The range of propellants is huge and the speed at which new products have been developed over the past few years is mind-boggling. At one end of the spectrum are the fast-burning powders, which develop their full potential pressure very quickly after ignition.
At the other end are the slow-burning or progressive powders, which accelerate the shot charge at a slower rate thereby generating more manageable pressures.
This makes these powders particularly suitable for magnum loads and steel shot. Indeed, there are some very exciting new progressive powders available for steel shot users, such as UEE CSB0 and Alliant 381 and 386, which provide velocities in excess of 1,600ftps for steel shot while maintaining pressures of 700 to 800 bar.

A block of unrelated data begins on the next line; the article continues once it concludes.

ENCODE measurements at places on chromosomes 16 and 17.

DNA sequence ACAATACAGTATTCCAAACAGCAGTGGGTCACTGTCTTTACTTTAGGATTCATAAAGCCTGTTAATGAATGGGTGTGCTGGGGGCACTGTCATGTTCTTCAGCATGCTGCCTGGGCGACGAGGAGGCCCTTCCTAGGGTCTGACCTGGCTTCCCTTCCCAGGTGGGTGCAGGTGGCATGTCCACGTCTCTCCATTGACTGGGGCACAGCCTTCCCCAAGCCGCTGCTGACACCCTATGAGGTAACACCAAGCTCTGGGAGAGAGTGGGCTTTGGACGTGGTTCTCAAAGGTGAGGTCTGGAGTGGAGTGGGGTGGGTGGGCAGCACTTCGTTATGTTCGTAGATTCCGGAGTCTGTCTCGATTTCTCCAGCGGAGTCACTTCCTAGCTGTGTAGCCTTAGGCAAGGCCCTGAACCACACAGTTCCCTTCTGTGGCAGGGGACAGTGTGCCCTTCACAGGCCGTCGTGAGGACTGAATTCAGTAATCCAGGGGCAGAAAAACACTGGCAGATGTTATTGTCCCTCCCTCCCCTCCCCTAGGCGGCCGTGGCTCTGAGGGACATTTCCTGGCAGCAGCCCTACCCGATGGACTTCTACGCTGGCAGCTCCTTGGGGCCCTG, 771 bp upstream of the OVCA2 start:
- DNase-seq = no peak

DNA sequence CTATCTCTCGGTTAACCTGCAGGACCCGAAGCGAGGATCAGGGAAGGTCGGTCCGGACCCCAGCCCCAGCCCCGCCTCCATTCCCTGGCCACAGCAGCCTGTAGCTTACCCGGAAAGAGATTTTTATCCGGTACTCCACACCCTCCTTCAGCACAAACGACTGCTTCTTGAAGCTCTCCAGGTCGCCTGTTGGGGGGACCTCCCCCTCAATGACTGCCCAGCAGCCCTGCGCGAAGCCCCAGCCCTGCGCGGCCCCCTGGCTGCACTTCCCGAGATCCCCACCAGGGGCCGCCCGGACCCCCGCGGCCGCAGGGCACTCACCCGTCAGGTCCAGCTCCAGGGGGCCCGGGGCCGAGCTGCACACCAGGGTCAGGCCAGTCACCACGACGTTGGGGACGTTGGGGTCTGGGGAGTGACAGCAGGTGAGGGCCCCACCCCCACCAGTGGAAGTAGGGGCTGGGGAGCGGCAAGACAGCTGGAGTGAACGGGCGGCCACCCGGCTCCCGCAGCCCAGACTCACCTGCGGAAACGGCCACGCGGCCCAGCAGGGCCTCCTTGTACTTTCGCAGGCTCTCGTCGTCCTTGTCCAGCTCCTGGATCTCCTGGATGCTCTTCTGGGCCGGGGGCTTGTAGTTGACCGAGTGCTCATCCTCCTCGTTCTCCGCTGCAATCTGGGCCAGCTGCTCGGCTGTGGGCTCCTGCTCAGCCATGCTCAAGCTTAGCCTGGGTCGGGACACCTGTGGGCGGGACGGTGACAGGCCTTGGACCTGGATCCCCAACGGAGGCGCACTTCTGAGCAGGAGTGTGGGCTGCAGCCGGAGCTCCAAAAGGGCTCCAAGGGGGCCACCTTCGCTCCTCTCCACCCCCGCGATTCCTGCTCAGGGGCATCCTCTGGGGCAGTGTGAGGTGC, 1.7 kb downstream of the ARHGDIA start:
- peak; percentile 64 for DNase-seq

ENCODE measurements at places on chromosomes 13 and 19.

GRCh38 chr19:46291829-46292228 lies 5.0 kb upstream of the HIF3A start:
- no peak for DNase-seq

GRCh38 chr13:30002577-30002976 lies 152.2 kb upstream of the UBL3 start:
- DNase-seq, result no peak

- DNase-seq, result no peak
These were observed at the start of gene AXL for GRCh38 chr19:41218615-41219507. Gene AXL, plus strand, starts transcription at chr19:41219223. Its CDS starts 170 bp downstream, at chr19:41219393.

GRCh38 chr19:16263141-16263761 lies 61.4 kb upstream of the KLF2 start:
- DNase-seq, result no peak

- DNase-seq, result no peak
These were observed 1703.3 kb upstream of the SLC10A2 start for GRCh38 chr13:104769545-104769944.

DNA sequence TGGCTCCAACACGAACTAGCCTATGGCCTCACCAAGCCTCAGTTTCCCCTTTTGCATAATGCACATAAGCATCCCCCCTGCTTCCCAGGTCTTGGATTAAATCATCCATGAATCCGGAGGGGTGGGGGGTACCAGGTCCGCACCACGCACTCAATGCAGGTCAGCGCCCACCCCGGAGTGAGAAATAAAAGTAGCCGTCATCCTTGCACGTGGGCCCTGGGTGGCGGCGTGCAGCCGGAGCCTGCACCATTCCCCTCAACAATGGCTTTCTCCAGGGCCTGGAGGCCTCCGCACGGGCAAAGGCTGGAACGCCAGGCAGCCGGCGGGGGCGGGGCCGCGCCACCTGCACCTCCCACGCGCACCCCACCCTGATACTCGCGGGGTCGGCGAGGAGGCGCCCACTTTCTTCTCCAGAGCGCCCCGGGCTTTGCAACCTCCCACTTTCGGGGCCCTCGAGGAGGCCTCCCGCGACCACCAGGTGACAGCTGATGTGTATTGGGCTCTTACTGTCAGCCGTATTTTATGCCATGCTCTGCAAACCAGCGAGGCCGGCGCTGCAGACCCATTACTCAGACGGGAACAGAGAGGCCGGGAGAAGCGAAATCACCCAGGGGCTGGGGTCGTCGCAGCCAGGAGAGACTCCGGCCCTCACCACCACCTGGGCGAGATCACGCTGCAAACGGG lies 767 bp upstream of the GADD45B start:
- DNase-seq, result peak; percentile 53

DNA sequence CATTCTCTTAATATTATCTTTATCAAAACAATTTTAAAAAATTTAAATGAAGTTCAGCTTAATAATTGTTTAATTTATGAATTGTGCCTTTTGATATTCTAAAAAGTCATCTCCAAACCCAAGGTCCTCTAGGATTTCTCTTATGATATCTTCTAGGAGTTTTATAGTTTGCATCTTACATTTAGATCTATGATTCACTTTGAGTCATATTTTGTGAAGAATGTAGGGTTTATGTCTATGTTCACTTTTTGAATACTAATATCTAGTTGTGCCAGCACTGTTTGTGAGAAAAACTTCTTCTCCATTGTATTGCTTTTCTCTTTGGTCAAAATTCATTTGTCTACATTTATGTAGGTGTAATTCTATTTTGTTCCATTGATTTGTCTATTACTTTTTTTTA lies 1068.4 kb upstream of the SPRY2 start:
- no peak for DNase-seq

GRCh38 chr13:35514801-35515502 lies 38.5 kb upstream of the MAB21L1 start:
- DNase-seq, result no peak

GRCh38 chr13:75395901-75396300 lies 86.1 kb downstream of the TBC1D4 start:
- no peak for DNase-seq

Don't forget, though, the trusted and traditional technology. Hercules Blue Dot powder, old-fashioned though it may be, still works superbly well for me in my big bore guns with bismuth shot. Furthermore, if the gun is proofed only for black powder, the homeloader has to make use of a propellant, the roots of which can be traced back more than six centuries.
THE WAD AND THE SHOT
Next in is the wad, the function of which is to seal within the bore the expanding gases generated by the burning propellant and to act as a piston, accelerating the shot up the barrel.
When I started reloading, there was a fairly limited range of fibre wads and card discs. But these days the range of wads is phenomenal. Variations on the plastic monowad are the most popular. Plastic obturator discs may be used both to seal and lengthen the wad column, thereby enabling the loader to adjust the length of the load in relation to the cartridge case. When the wad has been pressed into position, it is time to load the shot charge.